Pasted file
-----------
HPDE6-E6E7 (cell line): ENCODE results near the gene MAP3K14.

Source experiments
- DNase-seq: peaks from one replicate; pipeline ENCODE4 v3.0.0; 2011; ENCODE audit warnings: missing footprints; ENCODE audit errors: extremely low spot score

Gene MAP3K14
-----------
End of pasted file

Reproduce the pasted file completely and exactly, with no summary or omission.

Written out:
HPDE6-E6E7 (cell line): ENCODE results near the gene MAP3K14.

Source experiments
- DNase-seq: peaks from one replicate; pipeline ENCODE4 v3.0.0; 2011; ENCODE audit warnings: missing footprints; ENCODE audit errors: extremely low spot score

Gene MAP3K14